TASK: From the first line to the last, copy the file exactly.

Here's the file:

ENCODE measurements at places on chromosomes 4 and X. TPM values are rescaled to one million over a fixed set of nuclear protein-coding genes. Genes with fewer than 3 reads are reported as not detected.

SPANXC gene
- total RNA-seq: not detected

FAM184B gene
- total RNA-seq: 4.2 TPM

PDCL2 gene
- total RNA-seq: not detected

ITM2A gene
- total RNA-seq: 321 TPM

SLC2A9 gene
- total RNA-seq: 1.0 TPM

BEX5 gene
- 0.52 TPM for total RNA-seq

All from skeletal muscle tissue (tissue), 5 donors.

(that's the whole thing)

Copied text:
ENCODE measurements at places on chromosomes 4 and X. TPM values are rescaled to one million over a fixed set of nuclear protein-coding genes. Genes with fewer than 3 reads are reported as not detected.

SPANXC gene
- total RNA-seq: not detected

FAM184B gene
- total RNA-seq: 4.2 TPM

PDCL2 gene
- total RNA-seq: not detected

ITM2A gene
- total RNA-seq: 321 TPM

SLC2A9 gene
- total RNA-seq: 1.0 TPM

BEX5 gene
- 0.52 TPM for total RNA-seq

All from skeletal muscle tissue (tissue), 5 donors.